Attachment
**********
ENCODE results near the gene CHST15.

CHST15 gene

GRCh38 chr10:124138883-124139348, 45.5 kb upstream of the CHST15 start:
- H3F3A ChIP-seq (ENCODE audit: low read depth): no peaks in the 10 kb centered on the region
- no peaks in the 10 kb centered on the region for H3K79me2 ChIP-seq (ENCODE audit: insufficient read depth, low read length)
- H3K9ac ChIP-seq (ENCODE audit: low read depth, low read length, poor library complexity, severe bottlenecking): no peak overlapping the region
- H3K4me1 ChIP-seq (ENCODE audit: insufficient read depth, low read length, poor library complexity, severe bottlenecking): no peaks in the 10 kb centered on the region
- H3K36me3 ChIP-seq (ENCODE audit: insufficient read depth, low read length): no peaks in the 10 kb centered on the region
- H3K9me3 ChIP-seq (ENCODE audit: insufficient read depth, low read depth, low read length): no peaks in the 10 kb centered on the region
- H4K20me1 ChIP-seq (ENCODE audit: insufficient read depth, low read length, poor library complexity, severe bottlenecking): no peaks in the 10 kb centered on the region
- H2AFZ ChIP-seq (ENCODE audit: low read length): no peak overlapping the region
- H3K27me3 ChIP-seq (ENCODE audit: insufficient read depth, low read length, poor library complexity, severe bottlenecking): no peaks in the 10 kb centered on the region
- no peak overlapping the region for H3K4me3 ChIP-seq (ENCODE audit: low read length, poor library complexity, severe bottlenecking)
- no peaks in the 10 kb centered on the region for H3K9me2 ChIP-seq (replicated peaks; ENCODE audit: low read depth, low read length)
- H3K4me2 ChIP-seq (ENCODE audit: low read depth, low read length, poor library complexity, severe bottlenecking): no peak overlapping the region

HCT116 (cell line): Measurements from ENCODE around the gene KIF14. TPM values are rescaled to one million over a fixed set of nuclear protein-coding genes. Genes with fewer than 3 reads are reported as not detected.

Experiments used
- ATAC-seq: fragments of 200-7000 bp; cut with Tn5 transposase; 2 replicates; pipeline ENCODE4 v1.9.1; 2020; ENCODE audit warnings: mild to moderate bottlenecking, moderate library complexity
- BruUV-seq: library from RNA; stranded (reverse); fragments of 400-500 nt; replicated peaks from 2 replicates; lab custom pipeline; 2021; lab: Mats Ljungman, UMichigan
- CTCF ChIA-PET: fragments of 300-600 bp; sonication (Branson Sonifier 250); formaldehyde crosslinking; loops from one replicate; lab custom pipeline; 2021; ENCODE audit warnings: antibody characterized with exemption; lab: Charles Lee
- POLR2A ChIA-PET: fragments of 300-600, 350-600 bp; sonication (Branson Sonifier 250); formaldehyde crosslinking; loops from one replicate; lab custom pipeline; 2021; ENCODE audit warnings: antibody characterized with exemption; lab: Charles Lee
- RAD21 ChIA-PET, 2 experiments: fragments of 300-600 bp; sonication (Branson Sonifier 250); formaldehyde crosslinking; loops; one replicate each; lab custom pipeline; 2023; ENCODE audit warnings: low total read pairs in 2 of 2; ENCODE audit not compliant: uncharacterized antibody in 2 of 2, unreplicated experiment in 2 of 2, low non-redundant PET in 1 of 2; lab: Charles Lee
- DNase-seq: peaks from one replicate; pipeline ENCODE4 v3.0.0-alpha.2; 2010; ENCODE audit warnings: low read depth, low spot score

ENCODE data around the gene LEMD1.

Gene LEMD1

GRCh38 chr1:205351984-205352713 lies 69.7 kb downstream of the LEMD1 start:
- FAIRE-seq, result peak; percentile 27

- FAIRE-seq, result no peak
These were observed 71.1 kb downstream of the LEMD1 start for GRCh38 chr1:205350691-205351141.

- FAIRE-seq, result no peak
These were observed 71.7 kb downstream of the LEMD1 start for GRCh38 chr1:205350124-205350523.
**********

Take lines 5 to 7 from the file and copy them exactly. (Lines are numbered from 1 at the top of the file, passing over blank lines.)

- no peaks in the 10 kb centered on the region for H3K79me2 ChIP-seq (ENCODE audit: insufficient read depth, low read length)
- H3K9ac ChIP-seq (ENCODE audit: low read depth, low read length, poor library complexity, severe bottlenecking): no peak overlapping the region
- H3K4me1 ChIP-seq (ENCODE audit: insufficient read depth, low read length, poor library complexity, severe bottlenecking): no peaks in the 10 kb centered on the region